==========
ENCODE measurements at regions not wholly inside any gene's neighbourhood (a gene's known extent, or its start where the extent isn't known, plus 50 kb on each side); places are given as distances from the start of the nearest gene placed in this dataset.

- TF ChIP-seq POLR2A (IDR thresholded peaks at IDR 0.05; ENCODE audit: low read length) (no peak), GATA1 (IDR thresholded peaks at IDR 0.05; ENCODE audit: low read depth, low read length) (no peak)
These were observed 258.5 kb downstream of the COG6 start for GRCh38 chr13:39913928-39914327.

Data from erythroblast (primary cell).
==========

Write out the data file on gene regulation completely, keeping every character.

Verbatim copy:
ENCODE measurements at regions not wholly inside any gene's neighbourhood (a gene's known extent, or its start where the extent isn't known, plus 50 kb on each side); places are given as distances from the start of the nearest gene placed in this dataset.

- TF ChIP-seq POLR2A (IDR thresholded peaks at IDR 0.05; ENCODE audit: low read length) (no peak), GATA1 (IDR thresholded peaks at IDR 0.05; ENCODE audit: low read depth, low read length) (no peak)
These were observed 258.5 kb downstream of the COG6 start for GRCh38 chr13:39913928-39914327.

Data from erythroblast (primary cell).